Mayor to create recovery coordinator position


After Seymour Mayor Matt Nicholson won the election in 2019, he made a list of what he wanted to work on year by year.

In 2020 and 2021, housing was the No. 1 priority. For 2022, he wrote, “We do recovery.”

On Monday night, Nicholson announced during his State of the City address at city hall that providing help for people recovering from substance abuse disorders was going to be his primary focus this year.

Incorporating recovery into his 2022 plans started to come together Jan. 26 when he met with eight people in long-term recovery.

During that meeting at city hall, Nicholson said he wanted to learn more about what the city can do to address substance use disorders and recovery.

Some examples of issues the city and county face when it comes to addressing substance abuse disorders and recovery include not having a sober living facility or an in-house treatment center.

“The big piece that I walked away from that meeting with is we have to create the conversation about recovery,” he said.

On Jan. 31, Nicholson met with a man who works for the Alliance for Substance Abuse Program in Columbus. That man, who is in recovery, had been scheduled to attend the earlier meeting but was unable to make it. That proved to be fortuitous for Nicholson’s plans.

When the man went to work the next morning, he told his director about the meeting. The director said Nicholson might be interested in a 16-month $100,000 grant from the Indiana Family and Social Services Administration’s Division of Mental Health and Addiction that was available.

The ASAP director said the timeline to apply for the grant, however, was short.

Despite the short timeline, Nicholson said he opted to go ahead and apply for the grant, which is designed to create a recovery coordinator position to help direct those in recovery toward resources that might be beneficial for them.

Nicholson asked 50 governmental entities, organizations serving those in recovery and businesses to write letters of support for the grant and worked with ASAP to make sure everything was submitted correctly. With the help of his staff, the application was completed on time, and early last week, Nicholson said he learned the city had secured the grant.

“Now, we’re going to scramble to get a small board put together with the right stakeholders,” he said.

The next steps after obtaining the grant are putting a job listing up for the new recovery position and trying to find the right person for the job.

Nicholson said ASAP is written into the grant to be a consultant with the city in finding a recovery coordinator. He said he hopes to address those with substance use disorders in the community by “filling in the gaps” with what isn’t available in the city.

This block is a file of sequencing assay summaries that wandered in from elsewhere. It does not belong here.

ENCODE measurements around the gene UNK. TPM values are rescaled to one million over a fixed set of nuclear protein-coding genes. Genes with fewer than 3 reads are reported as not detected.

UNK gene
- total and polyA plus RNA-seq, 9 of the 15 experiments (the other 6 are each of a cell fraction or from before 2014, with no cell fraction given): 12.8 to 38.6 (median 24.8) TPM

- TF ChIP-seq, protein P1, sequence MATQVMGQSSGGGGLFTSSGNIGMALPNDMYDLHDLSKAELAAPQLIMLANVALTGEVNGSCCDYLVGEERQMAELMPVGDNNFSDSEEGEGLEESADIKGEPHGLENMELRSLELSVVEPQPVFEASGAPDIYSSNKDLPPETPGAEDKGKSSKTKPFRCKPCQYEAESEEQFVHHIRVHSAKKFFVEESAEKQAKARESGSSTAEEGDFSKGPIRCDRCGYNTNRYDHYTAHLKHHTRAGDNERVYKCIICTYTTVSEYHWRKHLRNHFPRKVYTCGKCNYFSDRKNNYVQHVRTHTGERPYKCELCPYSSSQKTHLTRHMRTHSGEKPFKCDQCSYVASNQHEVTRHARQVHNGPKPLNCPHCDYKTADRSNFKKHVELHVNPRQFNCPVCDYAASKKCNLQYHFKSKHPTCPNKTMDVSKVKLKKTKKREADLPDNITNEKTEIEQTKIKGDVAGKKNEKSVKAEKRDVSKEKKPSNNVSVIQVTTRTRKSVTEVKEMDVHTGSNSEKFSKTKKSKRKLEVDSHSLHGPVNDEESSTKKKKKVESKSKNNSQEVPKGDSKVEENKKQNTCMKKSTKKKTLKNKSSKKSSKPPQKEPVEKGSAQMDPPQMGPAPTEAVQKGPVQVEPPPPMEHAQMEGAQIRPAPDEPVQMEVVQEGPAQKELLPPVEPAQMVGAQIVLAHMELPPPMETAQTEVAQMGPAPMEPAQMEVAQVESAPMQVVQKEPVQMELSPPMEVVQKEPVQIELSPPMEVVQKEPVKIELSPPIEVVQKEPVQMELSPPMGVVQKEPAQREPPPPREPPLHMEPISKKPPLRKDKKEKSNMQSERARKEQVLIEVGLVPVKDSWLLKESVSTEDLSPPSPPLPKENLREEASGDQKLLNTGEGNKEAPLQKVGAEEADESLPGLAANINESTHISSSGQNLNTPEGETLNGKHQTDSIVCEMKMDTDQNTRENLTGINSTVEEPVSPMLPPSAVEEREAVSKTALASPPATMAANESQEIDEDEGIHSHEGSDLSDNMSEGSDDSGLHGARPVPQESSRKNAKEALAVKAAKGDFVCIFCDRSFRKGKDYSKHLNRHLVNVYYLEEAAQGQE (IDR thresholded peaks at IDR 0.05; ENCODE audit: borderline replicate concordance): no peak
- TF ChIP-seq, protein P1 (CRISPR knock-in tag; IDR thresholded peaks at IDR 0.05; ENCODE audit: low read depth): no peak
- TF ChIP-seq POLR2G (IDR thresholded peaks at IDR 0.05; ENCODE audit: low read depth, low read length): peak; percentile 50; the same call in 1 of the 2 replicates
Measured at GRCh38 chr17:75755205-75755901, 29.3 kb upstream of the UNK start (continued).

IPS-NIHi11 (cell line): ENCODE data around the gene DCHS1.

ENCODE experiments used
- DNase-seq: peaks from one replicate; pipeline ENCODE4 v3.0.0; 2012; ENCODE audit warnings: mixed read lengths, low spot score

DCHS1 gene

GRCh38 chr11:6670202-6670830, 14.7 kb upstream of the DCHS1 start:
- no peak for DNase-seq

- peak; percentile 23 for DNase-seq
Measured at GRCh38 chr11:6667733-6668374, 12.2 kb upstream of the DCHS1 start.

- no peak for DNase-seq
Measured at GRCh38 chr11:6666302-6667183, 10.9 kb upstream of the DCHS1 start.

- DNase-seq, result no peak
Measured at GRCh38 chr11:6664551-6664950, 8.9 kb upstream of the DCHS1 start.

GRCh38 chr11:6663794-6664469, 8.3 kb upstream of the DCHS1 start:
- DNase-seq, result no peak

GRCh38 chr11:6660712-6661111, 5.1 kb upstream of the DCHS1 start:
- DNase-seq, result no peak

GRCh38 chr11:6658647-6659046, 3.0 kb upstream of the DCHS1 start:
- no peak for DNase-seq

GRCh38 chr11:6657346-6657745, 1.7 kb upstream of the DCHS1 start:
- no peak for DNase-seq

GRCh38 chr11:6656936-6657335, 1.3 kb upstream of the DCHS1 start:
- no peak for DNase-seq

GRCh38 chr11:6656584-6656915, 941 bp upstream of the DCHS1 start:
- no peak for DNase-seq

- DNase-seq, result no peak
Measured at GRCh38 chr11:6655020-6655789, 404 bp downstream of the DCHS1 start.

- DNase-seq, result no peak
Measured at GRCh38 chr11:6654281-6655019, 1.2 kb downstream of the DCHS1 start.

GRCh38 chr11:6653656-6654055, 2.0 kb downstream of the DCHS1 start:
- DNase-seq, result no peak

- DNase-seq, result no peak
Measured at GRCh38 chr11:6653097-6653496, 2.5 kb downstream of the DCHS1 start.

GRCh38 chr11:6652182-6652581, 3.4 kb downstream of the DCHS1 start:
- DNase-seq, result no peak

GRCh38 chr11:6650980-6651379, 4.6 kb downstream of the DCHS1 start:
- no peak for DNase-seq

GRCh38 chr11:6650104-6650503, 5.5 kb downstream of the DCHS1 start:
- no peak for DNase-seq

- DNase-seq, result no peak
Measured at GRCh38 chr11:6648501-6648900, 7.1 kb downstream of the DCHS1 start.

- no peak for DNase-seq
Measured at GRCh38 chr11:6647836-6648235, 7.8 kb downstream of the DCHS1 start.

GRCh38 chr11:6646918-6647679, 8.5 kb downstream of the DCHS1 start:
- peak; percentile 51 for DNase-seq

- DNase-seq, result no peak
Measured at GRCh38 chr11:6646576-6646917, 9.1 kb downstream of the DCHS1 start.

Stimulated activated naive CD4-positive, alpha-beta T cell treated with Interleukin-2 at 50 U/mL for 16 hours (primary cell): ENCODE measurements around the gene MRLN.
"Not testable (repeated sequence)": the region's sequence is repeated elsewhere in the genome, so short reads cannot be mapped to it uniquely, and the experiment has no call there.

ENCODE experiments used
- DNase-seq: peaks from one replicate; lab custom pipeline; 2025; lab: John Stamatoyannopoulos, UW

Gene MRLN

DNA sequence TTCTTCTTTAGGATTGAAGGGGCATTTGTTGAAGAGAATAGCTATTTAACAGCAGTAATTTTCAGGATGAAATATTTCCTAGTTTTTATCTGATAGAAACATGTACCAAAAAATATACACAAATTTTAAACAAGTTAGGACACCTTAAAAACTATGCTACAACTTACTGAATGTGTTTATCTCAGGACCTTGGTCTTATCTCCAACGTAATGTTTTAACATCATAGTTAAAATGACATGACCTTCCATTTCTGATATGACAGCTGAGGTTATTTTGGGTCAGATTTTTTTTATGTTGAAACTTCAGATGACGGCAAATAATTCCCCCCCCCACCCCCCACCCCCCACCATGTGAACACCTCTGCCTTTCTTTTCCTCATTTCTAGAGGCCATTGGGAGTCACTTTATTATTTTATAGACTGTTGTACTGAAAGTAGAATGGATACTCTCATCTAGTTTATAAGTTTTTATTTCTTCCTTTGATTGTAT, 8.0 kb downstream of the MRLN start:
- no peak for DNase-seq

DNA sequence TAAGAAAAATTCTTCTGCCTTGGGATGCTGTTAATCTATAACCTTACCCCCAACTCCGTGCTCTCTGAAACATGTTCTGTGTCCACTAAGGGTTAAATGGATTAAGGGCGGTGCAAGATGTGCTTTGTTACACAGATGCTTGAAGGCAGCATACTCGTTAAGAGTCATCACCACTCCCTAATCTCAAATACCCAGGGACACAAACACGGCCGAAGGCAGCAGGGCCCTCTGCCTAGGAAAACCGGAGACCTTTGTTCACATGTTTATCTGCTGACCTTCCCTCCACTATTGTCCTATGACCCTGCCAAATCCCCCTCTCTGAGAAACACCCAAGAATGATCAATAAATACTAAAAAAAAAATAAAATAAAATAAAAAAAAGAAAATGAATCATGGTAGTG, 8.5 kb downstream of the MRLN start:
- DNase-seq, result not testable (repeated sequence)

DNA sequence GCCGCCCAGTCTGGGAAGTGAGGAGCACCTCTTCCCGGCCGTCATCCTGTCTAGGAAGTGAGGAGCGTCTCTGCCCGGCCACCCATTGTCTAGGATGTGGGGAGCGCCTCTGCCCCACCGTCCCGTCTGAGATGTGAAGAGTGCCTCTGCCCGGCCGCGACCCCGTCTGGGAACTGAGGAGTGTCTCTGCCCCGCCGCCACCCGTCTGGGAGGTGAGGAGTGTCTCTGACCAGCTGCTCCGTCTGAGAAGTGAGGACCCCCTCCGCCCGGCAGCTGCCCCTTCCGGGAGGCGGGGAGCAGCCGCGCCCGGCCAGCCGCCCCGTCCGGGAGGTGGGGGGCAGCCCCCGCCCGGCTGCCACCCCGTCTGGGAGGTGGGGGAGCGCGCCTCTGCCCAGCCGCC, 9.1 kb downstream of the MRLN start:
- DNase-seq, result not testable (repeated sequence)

“To me, the catch to this whole thing is it’s great to think about it,” he said. “We know we don’t have a treatment center. We know we don’t have sober living facilities. We know these things are missing, but nobody’s day job is to work on this. This grant allows us to create this day job.”

One aspect of ASAP’s recovery model that Nicholson said he was inspired by was their “Hub” mechanism.

ASAP’s Hub is a centralized program where someone in recovery can discuss with the organization specifics about what kind of help they need, and ASAP can help direct them toward resources available for their benefit, such as recovery housing and programs, residential treatment or a county’s health system. ASAP does not create new programming.

Nicholson said some of the local places that people might be directed toward include New Beginnings Recovery Center, Centerstone and Christopher and Associates.

The mayor said he hopes to introduce other people to tell their stories about recovery to encourage others to get help, such as a local man he knows who is two years clean from methamphetamine addiction after being in prison for two years for drug charges.

“How do we share that story with the world?” he said.

Nicholson said his ultimate goal is surrounding recovery.

“I want to look back in 20 years and go ‘We have a community that embraces recovery and know that it’s humanly possible’ because it is,” he said.

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